The letter stated:
I hope this email finds you well. There is a growing concern from the collision repair community, that I and the Society of Collision Repair Specialists (SCRS) board was hoping you might be able to assist us with. You may recall in the early to mid-2000's some property and casualty carriers were reducing estimating database refinish times on repaired panels in their claims settlement practices. This approach would reduce both the labor and material costs on the estimate, with reductions ranging from a few tenths, to more significant times in some instances. During that time period, industry groups like SCRS, and committees within the Collision Industry Conference (CIC), went to great lengths to work with paint manufacturers and others interested parties to demonstrate that the refinish process on a repaired panel necessitated more skill and time to refinish than that of a new and undamaged panel. The arbitrary reduction of the refinish times didn't correlate to the fact that there was no time or material savings, even if the damage resulting in body repair was isolated to one end of the panel. The discussion surrounding partial panel refinish, or refinish of a repaired panel, became a very polarizing industry issue. Subsequent to the discussion, the carriers who were routinely utilizing this method in their claims settlement recognized that it did not accurately reflect the process taking place in the repair, and seemingly backed away from pressuring repair facilities to reduce refinish times on repaired panels.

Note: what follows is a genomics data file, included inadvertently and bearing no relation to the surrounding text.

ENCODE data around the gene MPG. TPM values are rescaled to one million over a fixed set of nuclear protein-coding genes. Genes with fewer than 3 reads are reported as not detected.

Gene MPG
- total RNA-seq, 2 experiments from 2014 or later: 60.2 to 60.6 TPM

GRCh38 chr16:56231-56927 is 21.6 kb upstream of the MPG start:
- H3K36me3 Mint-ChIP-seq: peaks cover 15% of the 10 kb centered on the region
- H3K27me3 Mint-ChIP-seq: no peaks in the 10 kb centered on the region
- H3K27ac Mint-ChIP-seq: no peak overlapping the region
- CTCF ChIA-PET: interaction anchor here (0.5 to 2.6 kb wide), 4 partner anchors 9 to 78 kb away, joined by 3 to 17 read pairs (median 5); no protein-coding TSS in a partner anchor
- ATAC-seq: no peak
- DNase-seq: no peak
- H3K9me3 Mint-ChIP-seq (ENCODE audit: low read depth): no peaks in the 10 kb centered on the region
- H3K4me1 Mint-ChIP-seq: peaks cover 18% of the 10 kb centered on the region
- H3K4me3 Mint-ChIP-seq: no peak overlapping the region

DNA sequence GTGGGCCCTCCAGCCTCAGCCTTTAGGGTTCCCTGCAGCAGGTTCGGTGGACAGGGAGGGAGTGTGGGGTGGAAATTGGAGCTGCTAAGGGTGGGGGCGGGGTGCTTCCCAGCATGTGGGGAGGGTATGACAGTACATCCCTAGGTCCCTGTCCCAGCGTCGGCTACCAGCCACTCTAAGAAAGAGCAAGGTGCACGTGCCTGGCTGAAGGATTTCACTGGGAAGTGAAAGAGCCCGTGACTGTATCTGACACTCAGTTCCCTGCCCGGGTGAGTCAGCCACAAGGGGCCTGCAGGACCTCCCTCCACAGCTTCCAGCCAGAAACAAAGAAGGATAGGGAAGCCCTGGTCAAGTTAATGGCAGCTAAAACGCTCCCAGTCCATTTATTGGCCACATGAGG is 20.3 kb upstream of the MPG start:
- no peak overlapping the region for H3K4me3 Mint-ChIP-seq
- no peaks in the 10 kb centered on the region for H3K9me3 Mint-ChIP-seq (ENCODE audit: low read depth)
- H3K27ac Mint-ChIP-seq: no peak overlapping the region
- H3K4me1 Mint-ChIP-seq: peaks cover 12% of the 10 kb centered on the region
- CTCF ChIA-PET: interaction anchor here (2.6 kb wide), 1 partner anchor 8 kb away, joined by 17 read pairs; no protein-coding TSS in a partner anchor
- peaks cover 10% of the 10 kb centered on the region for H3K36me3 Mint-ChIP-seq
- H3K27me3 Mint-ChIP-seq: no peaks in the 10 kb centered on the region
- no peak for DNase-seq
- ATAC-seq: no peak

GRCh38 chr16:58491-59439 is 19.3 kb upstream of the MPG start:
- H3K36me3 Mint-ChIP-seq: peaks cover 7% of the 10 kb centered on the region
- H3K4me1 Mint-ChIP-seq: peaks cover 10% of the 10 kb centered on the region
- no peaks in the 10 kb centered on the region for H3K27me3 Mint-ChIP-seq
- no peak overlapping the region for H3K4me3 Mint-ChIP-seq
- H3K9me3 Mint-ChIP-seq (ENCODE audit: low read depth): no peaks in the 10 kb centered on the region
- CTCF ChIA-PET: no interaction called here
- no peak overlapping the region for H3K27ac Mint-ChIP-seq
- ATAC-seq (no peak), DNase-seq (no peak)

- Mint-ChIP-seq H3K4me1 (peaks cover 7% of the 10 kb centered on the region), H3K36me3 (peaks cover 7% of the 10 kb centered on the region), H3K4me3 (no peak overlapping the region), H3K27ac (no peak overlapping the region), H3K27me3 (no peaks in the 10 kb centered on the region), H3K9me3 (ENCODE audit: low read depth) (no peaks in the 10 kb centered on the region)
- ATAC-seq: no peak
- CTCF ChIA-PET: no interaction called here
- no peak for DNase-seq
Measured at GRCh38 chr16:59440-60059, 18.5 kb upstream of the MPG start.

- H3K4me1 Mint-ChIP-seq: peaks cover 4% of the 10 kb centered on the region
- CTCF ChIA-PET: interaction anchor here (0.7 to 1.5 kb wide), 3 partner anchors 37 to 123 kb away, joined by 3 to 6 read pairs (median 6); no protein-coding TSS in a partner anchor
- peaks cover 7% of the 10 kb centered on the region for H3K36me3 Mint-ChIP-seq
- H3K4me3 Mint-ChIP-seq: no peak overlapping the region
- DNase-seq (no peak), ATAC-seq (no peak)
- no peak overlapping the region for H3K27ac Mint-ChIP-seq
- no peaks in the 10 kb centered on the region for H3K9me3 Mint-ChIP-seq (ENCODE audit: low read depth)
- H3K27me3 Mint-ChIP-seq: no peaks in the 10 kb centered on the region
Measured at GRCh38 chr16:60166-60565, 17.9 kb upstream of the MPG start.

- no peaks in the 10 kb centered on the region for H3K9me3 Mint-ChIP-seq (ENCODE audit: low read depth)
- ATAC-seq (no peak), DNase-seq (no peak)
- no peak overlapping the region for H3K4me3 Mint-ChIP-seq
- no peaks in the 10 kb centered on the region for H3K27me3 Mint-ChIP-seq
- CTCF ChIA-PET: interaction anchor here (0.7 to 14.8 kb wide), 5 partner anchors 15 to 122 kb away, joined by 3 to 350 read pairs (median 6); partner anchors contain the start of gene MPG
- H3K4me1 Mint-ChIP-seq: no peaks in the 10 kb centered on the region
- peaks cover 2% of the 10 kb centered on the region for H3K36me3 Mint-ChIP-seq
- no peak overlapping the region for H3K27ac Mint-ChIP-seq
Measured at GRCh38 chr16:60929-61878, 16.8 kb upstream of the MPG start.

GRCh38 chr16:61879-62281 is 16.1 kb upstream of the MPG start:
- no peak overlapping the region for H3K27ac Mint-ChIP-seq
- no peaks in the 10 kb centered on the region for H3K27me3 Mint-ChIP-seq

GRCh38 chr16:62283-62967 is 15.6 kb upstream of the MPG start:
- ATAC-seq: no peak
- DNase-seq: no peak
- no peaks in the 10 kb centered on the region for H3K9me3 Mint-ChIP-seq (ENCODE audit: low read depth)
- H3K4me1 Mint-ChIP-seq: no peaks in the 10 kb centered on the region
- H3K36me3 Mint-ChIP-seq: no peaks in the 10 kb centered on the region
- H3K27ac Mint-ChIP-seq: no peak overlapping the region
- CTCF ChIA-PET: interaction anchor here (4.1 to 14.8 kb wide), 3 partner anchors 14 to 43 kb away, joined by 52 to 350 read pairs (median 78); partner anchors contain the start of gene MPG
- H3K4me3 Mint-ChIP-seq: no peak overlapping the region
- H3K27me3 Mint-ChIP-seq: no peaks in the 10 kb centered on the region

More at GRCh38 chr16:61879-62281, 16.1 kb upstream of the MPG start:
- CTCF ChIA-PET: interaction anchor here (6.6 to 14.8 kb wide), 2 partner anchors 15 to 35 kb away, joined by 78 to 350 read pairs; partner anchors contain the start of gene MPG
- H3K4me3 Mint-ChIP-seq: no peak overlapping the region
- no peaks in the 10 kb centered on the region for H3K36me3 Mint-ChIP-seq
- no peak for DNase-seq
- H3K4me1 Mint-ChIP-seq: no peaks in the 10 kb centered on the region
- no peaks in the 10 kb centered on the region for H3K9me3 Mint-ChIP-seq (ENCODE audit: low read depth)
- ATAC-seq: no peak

It has been quite a while since SCRS has fielded regular concerns with this issue; but earlier this year we started to be notified of an increase of such requests from your company with more frequency. Collision repair facilities in a variety of markets have expressed to us that they are receiving far greater pressure from representatives of your company to reduce estimate refinish times on repaired panels. The increase in volume of comments and the growing array of marketplaces reporting the practice has steadily increased to the point where it appears to be a much larger trend. Many of the repairers who have contacted us have indicated that the staff representatives they work with from your company don't necessarily agree with the decision to reduce the time, but have claimed it is a directive from upper management.
Please advise if [insurance carrier] has implemented a corporate policy for your auto damage field staff to reduce refinish on repaired panels, or if this is some sort of misunderstanding that we may be able to assist in clarifying?
Thank you sincerely for your help in addressing this again.
SCRS Executive Director
In 2009, the CAA addressed this issue in California calling on shops to make complaints to the department of insurance on this unreasonable estimate adjustment. This resulted in positive results from the shops at that time. Unfortunately, this practice has been slowly coming back. The California Autobody Association (CAA) in collaboration with SCRS board members and its membership, have worked to bring this emerging trend, along with other violations, to the attention of the California Department of Insurance (CDI).
The CDI is interested in hearing from our industry if there are more examples of insurer abuse of the CA Code of Regulations. Specifically, if you have examples of insurance carriers reducing base coat refinish times (partial panel refinish), or other issues with customers being improperly indemnified for repair costs, the CDI would like to hear from you.
Please provide the CDI with an Autobody Repair Shop Report Form (attached) concerning the partial panel refinish issue or other problems you may be encountering.
Click HERE for the Autobody Repair Shop Report Form.